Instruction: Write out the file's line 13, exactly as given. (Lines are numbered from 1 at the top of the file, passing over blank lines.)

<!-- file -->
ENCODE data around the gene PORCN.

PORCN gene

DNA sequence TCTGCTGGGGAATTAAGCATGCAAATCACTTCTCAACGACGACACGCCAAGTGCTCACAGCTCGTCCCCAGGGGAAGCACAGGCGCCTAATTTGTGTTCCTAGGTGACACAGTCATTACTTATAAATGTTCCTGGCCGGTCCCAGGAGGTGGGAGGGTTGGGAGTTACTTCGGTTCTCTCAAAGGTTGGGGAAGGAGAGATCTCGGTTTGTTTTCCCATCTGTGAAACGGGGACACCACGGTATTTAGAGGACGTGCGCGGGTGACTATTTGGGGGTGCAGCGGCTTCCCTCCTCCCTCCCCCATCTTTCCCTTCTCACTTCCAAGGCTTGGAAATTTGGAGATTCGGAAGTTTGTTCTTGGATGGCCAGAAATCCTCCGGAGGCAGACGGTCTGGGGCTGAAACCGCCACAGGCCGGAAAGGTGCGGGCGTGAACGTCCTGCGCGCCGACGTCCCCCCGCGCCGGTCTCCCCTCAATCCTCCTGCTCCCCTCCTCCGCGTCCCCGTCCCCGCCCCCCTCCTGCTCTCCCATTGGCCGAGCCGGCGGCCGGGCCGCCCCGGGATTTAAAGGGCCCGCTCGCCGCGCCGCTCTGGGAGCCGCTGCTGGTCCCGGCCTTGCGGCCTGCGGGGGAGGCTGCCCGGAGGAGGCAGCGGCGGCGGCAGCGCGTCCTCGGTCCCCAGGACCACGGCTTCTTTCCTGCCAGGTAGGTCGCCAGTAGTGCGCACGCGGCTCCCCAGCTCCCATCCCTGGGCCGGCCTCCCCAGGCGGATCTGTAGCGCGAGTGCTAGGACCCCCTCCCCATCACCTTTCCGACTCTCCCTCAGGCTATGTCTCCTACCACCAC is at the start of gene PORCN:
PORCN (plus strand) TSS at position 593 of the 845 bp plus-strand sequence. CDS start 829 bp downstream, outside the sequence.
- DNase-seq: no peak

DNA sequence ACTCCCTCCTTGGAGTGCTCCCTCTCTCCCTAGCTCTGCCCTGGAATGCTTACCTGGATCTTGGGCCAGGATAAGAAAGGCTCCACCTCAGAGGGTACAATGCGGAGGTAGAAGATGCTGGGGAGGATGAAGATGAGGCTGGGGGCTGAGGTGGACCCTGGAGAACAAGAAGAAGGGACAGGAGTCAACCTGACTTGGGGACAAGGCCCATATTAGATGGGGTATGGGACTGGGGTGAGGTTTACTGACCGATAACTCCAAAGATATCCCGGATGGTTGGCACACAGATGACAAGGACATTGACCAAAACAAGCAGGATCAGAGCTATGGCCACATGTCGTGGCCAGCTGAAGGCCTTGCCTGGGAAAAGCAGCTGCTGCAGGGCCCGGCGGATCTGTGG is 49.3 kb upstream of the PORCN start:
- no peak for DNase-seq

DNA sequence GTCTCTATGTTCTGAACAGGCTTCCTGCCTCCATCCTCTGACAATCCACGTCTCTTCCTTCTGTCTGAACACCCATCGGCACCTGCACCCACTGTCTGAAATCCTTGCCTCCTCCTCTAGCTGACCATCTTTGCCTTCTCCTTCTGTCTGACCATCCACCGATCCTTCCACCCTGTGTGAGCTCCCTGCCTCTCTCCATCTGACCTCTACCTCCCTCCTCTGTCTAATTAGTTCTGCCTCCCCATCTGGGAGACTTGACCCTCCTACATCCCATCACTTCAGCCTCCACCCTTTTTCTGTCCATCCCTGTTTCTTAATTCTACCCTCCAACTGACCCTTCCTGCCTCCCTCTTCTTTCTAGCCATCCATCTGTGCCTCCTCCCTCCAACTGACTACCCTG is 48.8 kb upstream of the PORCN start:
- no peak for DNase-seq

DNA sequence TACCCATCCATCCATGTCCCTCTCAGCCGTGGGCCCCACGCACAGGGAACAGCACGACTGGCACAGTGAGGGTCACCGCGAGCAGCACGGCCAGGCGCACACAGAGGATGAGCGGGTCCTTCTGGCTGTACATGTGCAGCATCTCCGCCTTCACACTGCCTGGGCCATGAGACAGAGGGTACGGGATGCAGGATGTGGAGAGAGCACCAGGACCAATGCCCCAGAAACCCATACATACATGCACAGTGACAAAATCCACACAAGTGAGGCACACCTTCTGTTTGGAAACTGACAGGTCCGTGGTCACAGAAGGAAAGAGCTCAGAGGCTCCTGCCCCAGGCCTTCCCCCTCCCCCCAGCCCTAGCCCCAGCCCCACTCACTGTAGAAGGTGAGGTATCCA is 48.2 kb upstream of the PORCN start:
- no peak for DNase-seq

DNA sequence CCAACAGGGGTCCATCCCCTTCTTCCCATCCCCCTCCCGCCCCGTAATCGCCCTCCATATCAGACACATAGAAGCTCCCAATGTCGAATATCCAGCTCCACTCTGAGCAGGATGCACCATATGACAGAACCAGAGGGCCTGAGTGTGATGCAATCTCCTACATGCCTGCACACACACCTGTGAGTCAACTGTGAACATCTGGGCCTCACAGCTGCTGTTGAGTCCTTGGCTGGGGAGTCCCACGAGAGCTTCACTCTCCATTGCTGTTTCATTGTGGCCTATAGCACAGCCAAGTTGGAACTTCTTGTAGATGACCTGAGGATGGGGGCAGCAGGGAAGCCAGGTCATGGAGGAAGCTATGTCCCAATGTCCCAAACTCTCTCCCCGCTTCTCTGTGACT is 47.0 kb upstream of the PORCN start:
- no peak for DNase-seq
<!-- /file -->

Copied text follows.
- no peak for DNase-seq